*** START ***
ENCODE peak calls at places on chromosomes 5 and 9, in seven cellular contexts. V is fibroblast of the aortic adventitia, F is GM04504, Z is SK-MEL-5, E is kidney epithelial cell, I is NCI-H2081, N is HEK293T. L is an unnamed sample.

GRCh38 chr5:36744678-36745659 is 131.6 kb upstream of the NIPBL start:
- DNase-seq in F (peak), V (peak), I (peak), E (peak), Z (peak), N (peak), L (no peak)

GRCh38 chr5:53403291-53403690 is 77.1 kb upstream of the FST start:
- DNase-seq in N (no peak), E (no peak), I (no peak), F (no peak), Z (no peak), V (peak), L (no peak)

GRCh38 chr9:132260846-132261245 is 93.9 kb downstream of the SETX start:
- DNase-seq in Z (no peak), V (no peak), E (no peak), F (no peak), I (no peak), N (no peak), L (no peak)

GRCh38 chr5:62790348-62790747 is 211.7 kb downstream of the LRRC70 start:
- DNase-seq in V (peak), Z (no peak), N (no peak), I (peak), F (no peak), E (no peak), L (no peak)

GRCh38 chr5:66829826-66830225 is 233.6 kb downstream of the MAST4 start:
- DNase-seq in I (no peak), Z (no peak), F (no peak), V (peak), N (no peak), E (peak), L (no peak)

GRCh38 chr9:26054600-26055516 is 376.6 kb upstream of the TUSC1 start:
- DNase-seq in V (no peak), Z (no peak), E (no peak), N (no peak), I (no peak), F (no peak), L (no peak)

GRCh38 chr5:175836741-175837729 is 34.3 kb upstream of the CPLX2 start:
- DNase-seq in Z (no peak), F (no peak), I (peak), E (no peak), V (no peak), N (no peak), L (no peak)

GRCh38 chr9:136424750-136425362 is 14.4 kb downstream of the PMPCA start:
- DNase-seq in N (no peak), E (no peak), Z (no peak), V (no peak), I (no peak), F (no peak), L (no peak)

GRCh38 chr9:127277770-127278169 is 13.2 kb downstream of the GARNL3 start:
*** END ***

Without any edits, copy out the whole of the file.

ENCODE peak calls at places on chromosomes 5 and 9, in seven cellular contexts. V is fibroblast of the aortic adventitia, F is GM04504, Z is SK-MEL-5, E is kidney epithelial cell, I is NCI-H2081, N is HEK293T. L is an unnamed sample.

GRCh38 chr5:36744678-36745659 is 131.6 kb upstream of the NIPBL start:
- DNase-seq in F (peak), V (peak), I (peak), E (peak), Z (peak), N (peak), L (no peak)

GRCh38 chr5:53403291-53403690 is 77.1 kb upstream of the FST start:
- DNase-seq in N (no peak), E (no peak), I (no peak), F (no peak), Z (no peak), V (peak), L (no peak)

GRCh38 chr9:132260846-132261245 is 93.9 kb downstream of the SETX start:
- DNase-seq in Z (no peak), V (no peak), E (no peak), F (no peak), I (no peak), N (no peak), L (no peak)

GRCh38 chr5:62790348-62790747 is 211.7 kb downstream of the LRRC70 start:
- DNase-seq in V (peak), Z (no peak), N (no peak), I (peak), F (no peak), E (no peak), L (no peak)

GRCh38 chr5:66829826-66830225 is 233.6 kb downstream of the MAST4 start:
- DNase-seq in I (no peak), Z (no peak), F (no peak), V (peak), N (no peak), E (peak), L (no peak)

GRCh38 chr9:26054600-26055516 is 376.6 kb upstream of the TUSC1 start:
- DNase-seq in V (no peak), Z (no peak), E (no peak), N (no peak), I (no peak), F (no peak), L (no peak)

GRCh38 chr5:175836741-175837729 is 34.3 kb upstream of the CPLX2 start:
- DNase-seq in Z (no peak), F (no peak), I (peak), E (no peak), V (no peak), N (no peak), L (no peak)

GRCh38 chr9:136424750-136425362 is 14.4 kb downstream of the PMPCA start:
- DNase-seq in N (no peak), E (no peak), Z (no peak), V (no peak), I (no peak), F (no peak), L (no peak)

GRCh38 chr9:127277770-127278169 is 13.2 kb downstream of the GARNL3 start: